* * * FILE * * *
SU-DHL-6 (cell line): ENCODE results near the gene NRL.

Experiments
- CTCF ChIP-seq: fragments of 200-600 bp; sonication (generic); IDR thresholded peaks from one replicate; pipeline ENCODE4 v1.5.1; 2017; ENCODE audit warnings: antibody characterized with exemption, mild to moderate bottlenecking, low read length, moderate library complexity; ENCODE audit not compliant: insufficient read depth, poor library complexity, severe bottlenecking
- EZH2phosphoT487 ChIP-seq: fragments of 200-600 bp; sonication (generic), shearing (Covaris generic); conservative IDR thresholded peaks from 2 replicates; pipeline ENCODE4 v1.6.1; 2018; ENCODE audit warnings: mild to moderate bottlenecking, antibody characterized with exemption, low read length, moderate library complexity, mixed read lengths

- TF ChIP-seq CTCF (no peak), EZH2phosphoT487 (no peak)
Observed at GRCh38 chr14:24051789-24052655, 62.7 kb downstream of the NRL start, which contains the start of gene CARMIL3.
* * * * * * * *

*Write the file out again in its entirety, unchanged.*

SU-DHL-6 (cell line): ENCODE results near the gene NRL.

Experiments
- CTCF ChIP-seq: fragments of 200-600 bp; sonication (generic); IDR thresholded peaks from one replicate; pipeline ENCODE4 v1.5.1; 2017; ENCODE audit warnings: antibody characterized with exemption, mild to moderate bottlenecking, low read length, moderate library complexity; ENCODE audit not compliant: insufficient read depth, poor library complexity, severe bottlenecking
- EZH2phosphoT487 ChIP-seq: fragments of 200-600 bp; sonication (generic), shearing (Covaris generic); conservative IDR thresholded peaks from 2 replicates; pipeline ENCODE4 v1.6.1; 2018; ENCODE audit warnings: mild to moderate bottlenecking, antibody characterized with exemption, low read length, moderate library complexity, mixed read lengths

- TF ChIP-seq CTCF (no peak), EZH2phosphoT487 (no peak)
Observed at GRCh38 chr14:24051789-24052655, 62.7 kb downstream of the NRL start, which contains the start of gene CARMIL3.